It’s the simplest thing, but here’s where a lot of people create problems for their heirs.
Designating beneficiaries has to be one of the simplest parts of estate planning. You open a bank account or purchase an insurance policy and fill out the form that asks for a designated beneficiary.
But, according to THV11’s recent post, “The importance of beneficiary designations,” all too often this simple step gets overlooked. Also, circumstances change and then people forget to update their beneficiary designations. Remember that a beneficiary designation is your legal instruction to the entity administering the account as to who gets the money in that account. Check documents—including life insurance, retirement accounts, pensions, bank accounts and investment accounts to make sure that the person named as your beneficiary is still the person you want to receive the assets on your death.
Many name a spouse or a child as a beneficiary but don’t realize that there can be legal issues to consider when making this selection. Also, it’s important to keep these choices up-to-date with changing circumstances.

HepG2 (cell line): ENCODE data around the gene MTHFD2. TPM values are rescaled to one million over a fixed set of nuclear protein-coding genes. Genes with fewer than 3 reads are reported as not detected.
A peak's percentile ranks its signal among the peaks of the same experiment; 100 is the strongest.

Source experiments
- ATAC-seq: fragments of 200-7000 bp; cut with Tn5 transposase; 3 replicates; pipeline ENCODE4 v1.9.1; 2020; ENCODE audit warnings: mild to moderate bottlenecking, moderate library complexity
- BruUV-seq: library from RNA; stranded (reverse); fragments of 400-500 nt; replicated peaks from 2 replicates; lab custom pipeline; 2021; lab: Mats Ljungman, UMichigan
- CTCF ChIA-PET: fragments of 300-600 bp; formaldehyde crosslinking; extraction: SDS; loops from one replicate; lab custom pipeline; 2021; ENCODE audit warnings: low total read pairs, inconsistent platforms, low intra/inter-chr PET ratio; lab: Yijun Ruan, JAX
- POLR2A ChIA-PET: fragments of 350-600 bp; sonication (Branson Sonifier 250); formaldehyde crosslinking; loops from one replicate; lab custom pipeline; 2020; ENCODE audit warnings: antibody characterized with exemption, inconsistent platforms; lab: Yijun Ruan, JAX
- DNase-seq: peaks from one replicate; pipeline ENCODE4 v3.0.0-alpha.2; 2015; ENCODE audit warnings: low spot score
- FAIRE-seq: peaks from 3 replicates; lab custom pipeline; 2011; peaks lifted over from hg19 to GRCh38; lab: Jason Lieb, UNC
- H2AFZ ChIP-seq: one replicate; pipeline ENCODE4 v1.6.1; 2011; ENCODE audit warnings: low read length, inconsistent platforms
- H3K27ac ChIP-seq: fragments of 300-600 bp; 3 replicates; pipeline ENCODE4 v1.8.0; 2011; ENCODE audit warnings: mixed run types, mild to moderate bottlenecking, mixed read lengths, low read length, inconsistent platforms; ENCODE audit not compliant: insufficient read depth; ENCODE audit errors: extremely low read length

As an illustration, some folks who have owned life insurance policies for a very long time haven’t looked at their policies in many years. When they review the policies, items of concern often pop up—like an ex-spouse or a dead relative still named as a beneficiary.
Retirement accounts—like IRA accounts, 401(k)s, and 403(b)s—require up-to-date beneficiary designations to be on file with the plan sponsor. With retirement accounts, typically the best primary beneficiary will be your spouse and the secondary beneficiaries will be your children.
However, if you have a trust created as a part of your estate planning strategy, the trust may be a beneficiary of last resort. That’s because there’s a difference in tax treatment of living persons vs. trusts.
Updating your beneficiary is generally a very easy thing to do. The best candidate is a living person, but a qualified charity could be the beneficiary of a retirement account. This is something that you should discuss with an experienced estate planning attorney who will be able to explain how charitable giving can be structured in your estate plan.
Reference: THV11 (July 5, 2016) “The importance of beneficiary designations”